Day 2 of the EUSecWest/core06 security conference in London...

by Justin Clarke

Related link: http://eusecwest.com



The second and last day of EUSecWest has been and gone. It turned out to be a fun experience, with a lot of valuable and interesting information shared by the speakers, and a lot of interesting folks met at the conferece. Here are my notes from the main speakers today (I haven't included the lightning talks or vendors because I was busy drinking beer by that stage...):



style="font-weight: bold;">Shreeraj Shah
from net-square
talked about web application attacks and defences.  He
introduced
and demonstrated a number of tools he has written for the enumeration
of information from the MSN Search engine, as well as some cool tools
for web services testing and penetration, including:


  • MSNPawn - discovery and enumeration of information about
    HTTP
    hosts (including discovering running hosts by the server IP address)
    from querying using the MSN Search web service

  • MSNKnight - for building a profile about the site, by
    acting as a local proxy

  • wsPawn - for footprinting web services

  • wsKnight - for interacting with the web service using a
    WSDL file

  • wsAudit - for performing attack fuzzing on web services




style="font-weight: bold;">Justin Clarke
(me) from Ernst &
Young
talked about automating web application assessment and
exploitation.  The talk seemed to go down fairly well.
 I demonstrated some of the tools that were written for href="http://www.oreilly.com/catalog/networkst">Network
Security Tools, as well as one tool (SQLBrute) that is
available from my site.
 I also completely forgot to demonstrate one small tool
(IEnterceptor)... whoops.



Andy Davis
from Information Risk
Management
talked about ColdFusion security.  They
have been doing a lot of research on version 7, 6.1 and 6.0 of CF, and
talked about some of the issues (especially in the admin interface)
that can be leveraged for nefarious purposes.  Some of the
issues they found haven't been fixed yet (in the services etc that ship
with CF), so we can look forward to more once Adobe release the fixes.



Tim Hurman
from Pentest Limited
talked about the security over personal ARM devices, such as common
PDAs.  This covered some similar ground to Barnaby Jack's talk
yesterday, with the differences that Tim was using JTAG to debug IPAQ's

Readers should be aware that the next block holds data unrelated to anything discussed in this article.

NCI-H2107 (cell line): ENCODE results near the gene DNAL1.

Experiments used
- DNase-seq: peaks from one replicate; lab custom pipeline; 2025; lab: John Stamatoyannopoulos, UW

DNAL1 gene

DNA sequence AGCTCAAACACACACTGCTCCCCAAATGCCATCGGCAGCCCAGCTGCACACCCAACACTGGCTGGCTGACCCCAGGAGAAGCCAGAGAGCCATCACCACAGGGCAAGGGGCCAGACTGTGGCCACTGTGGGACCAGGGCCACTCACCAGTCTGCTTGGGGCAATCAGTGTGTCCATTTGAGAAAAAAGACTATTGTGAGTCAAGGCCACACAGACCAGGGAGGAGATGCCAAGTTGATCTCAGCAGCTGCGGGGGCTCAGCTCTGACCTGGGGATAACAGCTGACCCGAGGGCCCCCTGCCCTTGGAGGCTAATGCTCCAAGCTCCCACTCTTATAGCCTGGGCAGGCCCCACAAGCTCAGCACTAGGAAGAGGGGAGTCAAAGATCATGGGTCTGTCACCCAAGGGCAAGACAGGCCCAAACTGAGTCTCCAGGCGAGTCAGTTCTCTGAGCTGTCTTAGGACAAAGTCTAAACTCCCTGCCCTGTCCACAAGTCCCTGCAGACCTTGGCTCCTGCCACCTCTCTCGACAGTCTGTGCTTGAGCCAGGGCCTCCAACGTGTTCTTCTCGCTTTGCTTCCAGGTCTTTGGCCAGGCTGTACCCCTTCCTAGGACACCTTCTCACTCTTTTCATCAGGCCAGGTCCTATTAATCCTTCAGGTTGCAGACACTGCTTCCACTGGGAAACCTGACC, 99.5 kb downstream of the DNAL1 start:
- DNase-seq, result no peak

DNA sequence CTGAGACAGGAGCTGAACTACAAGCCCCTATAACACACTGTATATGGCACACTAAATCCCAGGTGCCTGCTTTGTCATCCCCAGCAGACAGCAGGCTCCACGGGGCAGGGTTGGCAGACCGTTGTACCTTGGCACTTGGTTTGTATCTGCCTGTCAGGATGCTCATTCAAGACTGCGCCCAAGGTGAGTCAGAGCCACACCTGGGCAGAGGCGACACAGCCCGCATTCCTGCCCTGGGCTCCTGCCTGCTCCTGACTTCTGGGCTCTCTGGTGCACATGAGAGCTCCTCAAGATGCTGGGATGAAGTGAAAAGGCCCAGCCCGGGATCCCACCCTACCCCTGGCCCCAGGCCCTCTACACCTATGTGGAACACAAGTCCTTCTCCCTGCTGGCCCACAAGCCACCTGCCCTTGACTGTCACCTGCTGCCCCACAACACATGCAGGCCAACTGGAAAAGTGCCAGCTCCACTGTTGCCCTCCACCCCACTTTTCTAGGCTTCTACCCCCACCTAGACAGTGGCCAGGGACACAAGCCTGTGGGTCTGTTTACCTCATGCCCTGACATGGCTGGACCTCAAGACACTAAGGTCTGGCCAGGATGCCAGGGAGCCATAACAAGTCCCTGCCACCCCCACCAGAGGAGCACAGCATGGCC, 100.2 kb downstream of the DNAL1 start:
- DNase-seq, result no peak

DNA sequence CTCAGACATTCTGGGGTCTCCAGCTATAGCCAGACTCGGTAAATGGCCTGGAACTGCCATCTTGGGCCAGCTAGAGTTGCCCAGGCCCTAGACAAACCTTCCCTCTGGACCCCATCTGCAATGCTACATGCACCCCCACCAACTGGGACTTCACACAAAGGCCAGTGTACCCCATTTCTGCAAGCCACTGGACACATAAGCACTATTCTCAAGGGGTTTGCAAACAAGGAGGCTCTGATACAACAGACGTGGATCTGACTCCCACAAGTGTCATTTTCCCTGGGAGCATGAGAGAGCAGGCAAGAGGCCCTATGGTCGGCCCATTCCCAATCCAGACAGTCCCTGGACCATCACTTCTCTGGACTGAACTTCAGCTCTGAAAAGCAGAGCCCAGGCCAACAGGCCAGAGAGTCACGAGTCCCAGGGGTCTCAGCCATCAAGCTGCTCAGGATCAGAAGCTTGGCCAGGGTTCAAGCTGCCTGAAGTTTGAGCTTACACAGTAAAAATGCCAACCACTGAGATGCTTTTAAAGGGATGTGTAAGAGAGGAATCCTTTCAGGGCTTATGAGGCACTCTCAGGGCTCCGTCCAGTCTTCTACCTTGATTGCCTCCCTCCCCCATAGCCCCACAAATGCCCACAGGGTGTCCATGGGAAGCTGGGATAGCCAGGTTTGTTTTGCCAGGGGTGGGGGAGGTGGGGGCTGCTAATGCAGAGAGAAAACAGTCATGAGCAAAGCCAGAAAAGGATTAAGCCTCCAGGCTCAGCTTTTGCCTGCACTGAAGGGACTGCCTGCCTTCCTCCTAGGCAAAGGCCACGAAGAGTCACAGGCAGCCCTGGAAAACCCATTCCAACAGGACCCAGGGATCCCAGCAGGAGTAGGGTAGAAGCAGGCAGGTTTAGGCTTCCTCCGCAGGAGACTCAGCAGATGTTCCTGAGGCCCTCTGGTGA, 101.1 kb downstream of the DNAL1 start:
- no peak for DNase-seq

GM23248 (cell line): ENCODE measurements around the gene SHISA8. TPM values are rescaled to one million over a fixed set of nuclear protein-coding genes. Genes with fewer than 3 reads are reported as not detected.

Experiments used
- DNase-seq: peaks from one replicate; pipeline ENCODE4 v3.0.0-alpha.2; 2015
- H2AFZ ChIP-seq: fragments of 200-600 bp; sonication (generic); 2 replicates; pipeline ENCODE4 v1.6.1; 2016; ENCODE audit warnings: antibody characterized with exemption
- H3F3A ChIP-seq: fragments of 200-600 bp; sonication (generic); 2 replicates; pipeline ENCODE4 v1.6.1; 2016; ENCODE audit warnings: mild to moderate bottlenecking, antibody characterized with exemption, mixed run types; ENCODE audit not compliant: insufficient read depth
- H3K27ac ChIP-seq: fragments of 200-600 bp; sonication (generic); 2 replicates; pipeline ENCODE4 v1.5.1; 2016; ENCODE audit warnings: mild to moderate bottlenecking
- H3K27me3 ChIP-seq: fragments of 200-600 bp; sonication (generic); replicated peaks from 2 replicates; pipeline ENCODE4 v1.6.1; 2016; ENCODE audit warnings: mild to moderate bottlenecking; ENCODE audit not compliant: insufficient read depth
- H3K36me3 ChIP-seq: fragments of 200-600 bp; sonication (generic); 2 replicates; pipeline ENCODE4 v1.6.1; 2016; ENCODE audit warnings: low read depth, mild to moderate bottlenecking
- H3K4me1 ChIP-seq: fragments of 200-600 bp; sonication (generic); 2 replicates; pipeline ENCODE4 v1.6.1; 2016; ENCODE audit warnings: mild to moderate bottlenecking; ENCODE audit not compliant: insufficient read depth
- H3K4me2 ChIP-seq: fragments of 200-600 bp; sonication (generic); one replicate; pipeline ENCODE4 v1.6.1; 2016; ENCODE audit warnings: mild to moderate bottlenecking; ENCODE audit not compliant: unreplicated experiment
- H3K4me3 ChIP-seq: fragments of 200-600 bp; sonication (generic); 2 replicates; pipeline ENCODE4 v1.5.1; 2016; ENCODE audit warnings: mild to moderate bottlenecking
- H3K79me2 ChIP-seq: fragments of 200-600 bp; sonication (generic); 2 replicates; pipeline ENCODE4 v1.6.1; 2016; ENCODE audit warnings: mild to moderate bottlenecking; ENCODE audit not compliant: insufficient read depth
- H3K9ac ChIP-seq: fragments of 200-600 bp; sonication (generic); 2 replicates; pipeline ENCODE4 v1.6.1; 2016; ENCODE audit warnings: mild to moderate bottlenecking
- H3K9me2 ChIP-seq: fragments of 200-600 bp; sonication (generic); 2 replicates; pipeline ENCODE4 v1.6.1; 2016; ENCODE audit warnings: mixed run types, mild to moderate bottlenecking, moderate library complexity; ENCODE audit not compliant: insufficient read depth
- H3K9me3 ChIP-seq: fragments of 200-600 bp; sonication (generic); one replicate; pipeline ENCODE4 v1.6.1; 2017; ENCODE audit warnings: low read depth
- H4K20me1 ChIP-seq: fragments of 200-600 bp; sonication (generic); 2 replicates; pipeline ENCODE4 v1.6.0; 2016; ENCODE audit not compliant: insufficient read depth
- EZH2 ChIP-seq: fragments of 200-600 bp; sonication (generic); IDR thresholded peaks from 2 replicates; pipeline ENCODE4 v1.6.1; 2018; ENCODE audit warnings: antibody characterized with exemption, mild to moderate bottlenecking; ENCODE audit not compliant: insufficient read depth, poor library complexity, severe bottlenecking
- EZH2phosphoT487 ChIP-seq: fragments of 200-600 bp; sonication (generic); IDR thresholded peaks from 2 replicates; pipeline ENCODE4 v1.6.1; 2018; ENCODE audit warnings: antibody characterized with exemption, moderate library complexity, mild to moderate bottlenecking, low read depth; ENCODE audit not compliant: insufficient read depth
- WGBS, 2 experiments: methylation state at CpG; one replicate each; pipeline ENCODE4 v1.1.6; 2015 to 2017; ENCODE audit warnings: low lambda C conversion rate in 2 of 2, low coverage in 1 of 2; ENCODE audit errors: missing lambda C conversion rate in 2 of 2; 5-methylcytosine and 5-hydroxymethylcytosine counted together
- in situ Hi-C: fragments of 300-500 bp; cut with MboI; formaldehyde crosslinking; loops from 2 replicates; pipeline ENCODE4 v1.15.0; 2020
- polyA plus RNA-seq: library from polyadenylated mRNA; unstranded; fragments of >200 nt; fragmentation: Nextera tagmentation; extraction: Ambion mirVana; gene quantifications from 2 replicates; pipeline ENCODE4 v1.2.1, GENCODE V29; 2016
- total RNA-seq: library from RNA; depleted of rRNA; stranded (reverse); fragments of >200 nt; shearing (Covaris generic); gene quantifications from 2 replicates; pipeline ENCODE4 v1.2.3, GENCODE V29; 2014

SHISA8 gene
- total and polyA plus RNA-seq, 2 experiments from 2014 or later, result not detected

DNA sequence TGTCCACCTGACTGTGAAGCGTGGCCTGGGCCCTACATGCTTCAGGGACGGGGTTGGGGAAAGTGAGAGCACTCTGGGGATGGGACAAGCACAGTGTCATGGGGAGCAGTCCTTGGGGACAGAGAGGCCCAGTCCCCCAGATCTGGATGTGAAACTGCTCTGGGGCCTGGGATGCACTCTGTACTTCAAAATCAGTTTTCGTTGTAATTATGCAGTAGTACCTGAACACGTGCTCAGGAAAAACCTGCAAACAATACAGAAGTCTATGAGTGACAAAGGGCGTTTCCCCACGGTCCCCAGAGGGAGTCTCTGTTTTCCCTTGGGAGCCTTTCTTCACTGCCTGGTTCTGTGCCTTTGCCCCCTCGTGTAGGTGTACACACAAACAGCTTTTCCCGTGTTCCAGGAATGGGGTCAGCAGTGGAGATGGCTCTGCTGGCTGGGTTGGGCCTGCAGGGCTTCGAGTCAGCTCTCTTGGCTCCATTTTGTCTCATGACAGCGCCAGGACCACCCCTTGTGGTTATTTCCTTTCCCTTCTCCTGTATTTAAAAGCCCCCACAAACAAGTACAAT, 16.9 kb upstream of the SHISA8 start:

and the like, and went on to demo an "always on" vulnerability in (I think) the
vCal parsing via Bluetooth OBEX file transfer on a (I think) HP 5xxx IPAQ running Windows Mobile
2003.  The exploit was a nice Window showing "0wn3d".
 Tim mentioned how this type of issue could be used to
formulate an "airborne virus" that you could pick up from an infected
device, which would attack your desktop PC when in the sync cradle, and
attack other mobile devices via Bluetooth when not attached.
 Nice :-)



Raffael Marty
from ArcSight
talked about visual security event analysis using the href="http://afterglow.sourceforge.net/">Afterglow
toolset.  Raff went through a number of visualisation
examples, and these did look very useful for this type of application.
 I will definitely be having a look into these sometime soon.



style="font-weight: bold;">Michael Boman
from KPMG Singapore
talked about network security monitoring theory and practice, and also
the SGUIL
network monitoring console.  This looked pretty useful, and a
possible alternative to some of the (expensive) commercial consoles
that are becoming more available.



Jim DeLeskie from href="http://www.vsnlinternational.com/">Teleglobe
& Danny McPherson from href="http://www.arbornetworks.com">Arbor Networks,
talked about securing the infrastructure from the point of view of the
service provider.  This was pretty interesting to me as well,
especially when talking about the provider techniques and limitations
when responding (or not) to DDOS attacks.



Andrea Barisani
from Inverse Path
(and the Gentoo
team) talked about the Gentoo rsync server compromise that happened in
December 2003 (of a core portage rsync server), the detection of the
compromise, analysis of what happened (including identification of the
flaw in rsync), and the coordination of working with the rsync
developers in fixing the flaw.  Very informative.